“Oh come on, have some dessert. It’s not like you look like these other women (insert man nodding in the direction of surrounding women). And really, a couple of pounds wouldn’t hurt you (insert same man looking me up and down).”
These comments came on the heels of a simple, “no thanks,” to an offer of dessert at a baby shower. Typically, I’m a fan of co-ed baby showers. But, in this moment, my blood beginning to boil, all I could think was “WTH are you doing here anyway?!”
I stood there, my mind practically frozen in disbelief at where this simple exchange had gone.
“I’m actually not hungry. And, the size of my body and the size of the rest of the women here are really none of your business” I responded.
He stared back at me unsure what to say.
And, as someone who typically needs time to gather her thoughts in any situation, I stared right back at him.
“I didn’t mean anything by it…” he stammered. Before I had a chance to engage further he darted away from me, disappearing into the crowd of women he had previously commented on.
“Girl, you shut that down pretty quick” a woman who had overheard the exchange said interrupting my mid-kicking-myself-for-not-saying-more-thought-process. She grinned and offered a high-five. Never wanting to leave a high-five unreturned, I obliged, but also shared that there was SO much more I wanted to say.
I wanted to tell him that his judgemental, fat and thin shaming comments only feed the global issue of keeping women stuck and small. That we are force-fed a belief that women should appear a certain way. And when they don’t, it’s assumed that there must be something wrong with them.
That focusing and commenting on size takes away from who a woman is, the life that she leads, the gifts she contributes to the world and the beauty that takes root within her heart and her mind.
That size doesn’t determine health. Studies are proving, over and over again, that size has nothing to do with health. It’s physically impossible to know if someone is healthy by how thin OR fat they appear.
That he doesn’t know how many years it took for me to turn down an offer of dessert without disordered motives behind it. Just because I turned down the dessert doesn’t mean I’m trying not to overindulge. It doesn’t mean that I’m dieting and avoiding sweets. It could simply mean that I’m full. That the cake doesn’t look all that great. That quite frankly, I’m not in the mood.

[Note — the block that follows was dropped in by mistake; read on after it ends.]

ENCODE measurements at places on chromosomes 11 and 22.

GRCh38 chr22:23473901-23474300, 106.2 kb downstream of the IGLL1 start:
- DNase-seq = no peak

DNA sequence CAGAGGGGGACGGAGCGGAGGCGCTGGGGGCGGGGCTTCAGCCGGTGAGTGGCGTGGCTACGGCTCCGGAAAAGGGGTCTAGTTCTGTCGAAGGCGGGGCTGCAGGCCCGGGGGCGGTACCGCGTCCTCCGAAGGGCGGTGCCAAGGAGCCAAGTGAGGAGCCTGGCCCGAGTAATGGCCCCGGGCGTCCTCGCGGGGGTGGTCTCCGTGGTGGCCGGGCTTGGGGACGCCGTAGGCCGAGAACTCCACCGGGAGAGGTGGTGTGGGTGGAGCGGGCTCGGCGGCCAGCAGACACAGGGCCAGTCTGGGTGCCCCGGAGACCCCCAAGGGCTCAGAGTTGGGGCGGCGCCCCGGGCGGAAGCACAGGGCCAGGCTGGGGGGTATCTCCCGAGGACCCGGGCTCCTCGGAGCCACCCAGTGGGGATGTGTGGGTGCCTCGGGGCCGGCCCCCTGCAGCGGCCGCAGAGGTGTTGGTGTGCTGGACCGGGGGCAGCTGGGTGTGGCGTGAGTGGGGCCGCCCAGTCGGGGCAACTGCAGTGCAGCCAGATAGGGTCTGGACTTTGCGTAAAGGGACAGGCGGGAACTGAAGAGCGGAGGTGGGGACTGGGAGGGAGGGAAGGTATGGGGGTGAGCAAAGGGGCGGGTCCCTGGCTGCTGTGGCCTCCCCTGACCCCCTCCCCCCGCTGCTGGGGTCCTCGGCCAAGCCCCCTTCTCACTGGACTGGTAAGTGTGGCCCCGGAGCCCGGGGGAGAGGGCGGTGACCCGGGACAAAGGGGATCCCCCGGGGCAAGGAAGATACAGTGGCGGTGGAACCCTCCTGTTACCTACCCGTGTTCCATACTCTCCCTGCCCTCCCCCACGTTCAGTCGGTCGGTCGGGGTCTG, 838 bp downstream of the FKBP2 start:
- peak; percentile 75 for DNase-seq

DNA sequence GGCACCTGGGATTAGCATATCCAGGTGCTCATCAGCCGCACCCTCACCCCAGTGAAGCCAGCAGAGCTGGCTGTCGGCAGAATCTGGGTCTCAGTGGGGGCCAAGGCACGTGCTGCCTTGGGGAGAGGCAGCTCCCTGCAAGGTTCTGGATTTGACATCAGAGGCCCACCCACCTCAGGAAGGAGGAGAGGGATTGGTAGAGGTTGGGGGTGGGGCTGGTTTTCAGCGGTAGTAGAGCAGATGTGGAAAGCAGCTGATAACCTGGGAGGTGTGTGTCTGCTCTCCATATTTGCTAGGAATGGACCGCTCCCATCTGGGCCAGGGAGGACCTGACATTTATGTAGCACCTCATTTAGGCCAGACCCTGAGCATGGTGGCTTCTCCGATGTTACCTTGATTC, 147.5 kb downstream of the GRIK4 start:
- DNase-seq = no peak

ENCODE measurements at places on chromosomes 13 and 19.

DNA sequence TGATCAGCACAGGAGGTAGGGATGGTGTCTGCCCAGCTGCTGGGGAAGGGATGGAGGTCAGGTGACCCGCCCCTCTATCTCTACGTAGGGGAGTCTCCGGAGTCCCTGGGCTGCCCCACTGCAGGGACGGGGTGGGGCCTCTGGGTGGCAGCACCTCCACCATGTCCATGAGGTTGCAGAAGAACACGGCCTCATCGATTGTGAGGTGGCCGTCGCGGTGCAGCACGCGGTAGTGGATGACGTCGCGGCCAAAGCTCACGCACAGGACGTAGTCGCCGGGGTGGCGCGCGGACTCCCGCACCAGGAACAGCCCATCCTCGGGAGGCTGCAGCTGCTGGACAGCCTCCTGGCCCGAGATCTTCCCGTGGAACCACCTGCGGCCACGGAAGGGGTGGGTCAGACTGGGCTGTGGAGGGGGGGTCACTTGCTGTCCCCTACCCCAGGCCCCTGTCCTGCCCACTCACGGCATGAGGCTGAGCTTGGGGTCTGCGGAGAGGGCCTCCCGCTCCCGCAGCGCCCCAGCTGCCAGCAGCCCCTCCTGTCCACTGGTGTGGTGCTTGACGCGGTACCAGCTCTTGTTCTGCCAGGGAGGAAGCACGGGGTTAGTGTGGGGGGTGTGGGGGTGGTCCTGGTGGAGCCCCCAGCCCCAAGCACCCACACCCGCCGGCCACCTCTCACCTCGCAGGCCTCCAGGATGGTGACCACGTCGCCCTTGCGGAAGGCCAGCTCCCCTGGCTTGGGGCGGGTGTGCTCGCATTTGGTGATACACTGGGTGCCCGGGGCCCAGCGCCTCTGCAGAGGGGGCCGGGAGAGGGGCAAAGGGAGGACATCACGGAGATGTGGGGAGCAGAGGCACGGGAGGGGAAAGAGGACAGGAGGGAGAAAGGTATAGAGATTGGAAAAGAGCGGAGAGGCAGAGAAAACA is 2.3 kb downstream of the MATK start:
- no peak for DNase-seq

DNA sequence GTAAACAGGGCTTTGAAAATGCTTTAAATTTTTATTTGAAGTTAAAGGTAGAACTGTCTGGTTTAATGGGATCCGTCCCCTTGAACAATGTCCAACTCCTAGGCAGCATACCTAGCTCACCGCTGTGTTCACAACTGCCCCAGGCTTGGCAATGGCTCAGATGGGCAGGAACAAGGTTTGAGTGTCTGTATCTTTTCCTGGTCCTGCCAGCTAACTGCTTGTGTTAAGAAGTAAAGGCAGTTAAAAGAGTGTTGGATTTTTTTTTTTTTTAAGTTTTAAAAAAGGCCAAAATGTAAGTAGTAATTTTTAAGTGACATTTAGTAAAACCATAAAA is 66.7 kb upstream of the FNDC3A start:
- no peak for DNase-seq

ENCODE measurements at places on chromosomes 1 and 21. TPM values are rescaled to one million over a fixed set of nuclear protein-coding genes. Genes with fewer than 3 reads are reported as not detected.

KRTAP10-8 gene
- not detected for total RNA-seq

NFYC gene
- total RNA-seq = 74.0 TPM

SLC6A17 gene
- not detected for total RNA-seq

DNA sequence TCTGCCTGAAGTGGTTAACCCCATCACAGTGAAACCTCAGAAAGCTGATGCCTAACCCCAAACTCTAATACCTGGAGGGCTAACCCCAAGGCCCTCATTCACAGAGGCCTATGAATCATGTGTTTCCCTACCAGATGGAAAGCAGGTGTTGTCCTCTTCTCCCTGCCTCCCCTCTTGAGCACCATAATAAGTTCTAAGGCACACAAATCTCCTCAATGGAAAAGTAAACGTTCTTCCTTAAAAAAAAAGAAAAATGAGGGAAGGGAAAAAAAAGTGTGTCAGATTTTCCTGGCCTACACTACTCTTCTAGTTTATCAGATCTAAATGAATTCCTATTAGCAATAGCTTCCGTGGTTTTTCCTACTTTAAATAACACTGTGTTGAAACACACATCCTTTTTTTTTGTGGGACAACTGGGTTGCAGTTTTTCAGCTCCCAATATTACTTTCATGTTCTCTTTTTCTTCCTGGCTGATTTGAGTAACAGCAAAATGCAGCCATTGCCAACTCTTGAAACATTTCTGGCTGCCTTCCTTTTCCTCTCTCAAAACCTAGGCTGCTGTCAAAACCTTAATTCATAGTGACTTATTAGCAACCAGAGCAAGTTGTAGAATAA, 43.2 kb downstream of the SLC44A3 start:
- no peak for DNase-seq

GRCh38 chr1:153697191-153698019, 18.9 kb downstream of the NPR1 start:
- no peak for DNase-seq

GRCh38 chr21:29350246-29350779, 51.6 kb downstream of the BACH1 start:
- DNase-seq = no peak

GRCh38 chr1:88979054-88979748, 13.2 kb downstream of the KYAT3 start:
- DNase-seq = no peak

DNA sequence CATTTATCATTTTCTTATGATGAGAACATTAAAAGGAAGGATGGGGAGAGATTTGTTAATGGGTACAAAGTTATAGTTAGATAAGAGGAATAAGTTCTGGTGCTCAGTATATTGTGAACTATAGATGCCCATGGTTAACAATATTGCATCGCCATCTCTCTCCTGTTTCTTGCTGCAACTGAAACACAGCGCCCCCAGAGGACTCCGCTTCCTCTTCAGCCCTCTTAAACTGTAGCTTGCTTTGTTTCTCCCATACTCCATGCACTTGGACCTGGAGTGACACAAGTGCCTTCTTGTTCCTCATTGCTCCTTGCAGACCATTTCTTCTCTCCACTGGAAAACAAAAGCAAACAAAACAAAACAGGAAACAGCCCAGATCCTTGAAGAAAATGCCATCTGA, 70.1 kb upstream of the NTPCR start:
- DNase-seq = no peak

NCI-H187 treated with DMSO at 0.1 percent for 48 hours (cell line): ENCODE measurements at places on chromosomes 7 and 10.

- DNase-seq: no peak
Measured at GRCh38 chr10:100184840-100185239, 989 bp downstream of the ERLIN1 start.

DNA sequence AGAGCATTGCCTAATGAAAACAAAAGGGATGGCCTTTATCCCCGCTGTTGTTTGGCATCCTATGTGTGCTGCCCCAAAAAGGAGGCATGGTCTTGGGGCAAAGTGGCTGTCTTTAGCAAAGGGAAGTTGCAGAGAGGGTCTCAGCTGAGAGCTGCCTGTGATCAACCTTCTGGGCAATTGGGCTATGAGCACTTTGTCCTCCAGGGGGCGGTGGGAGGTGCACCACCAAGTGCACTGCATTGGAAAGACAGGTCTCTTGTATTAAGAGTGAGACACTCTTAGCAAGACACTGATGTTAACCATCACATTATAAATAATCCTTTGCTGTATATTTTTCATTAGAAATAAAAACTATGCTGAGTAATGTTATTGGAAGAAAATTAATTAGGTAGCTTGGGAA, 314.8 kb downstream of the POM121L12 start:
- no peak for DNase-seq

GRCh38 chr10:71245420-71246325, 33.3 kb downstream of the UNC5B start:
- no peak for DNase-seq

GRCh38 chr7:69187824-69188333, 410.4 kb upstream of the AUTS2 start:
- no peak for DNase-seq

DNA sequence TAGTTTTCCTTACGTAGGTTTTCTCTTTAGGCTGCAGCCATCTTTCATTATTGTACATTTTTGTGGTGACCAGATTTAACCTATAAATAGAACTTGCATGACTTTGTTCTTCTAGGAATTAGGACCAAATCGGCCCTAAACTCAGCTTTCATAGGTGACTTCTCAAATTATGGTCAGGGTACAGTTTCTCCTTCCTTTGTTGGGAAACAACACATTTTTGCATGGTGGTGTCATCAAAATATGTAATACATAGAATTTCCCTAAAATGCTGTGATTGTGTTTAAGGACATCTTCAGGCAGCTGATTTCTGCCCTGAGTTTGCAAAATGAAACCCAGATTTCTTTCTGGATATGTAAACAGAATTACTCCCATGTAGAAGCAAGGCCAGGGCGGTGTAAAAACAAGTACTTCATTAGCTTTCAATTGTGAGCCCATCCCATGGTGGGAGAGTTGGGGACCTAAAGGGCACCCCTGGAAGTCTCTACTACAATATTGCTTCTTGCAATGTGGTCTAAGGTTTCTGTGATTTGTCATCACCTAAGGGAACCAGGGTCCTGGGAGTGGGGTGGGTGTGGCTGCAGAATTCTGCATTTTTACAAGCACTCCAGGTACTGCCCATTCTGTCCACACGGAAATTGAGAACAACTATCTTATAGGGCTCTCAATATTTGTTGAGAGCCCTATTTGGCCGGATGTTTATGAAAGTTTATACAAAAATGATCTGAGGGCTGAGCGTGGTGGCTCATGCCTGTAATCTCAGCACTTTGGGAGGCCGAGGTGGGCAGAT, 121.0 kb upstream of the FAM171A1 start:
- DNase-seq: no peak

That globally, women are so consumed with counting their calories, their points, their macros and berating themselves for ”indulging”, that food becomes the enemy. Which only serves to spiral them deeper into body-negativity.
That for women to shift their relationship with their bodies and food to one of attunement, respect, and love it takes time. Healing. Intention. Support. Serious effort.
That his comments were laced with judgement and serve no purpose other than preventing women from actualizing their power. “I didn’t mean anything by it…” doesn’t excuse him or dismiss him.
That the more we allow these comments, the more ashamed and powerless women become, striving to show up how they “should” be instead of embracing and showing up as they are.
And, that the “should” only exacerbates to the overwhelming feelings of not-enoughness that so many women are oppressed by.
Ladies, you are worthy of loving yourself. You are worthy of showing up as you are and eating whatever you please, regardless of your size.
Why? Because you are you. Your gifts and your heart are so much more than your body. And, your body is so much more than something to look at.
Men, it’s time to stop body-shaming women. It’s time to tune into your what’s driving your comments and how they impact women’s opinions of themselves and one another. It’s time to support your wives, friends and daughters to see themselves beyond their body.
My body is mine. Hers is hers. Yours is yours.
My size, and the size of any woman’s body, is none of your business.
Sarah Herstich is a therapist and coach in Horsham, PA who works with women and teen girls struggling with body image and disordered eating. You can learn more about Sarah and her work at sarahherstichlcsw.com.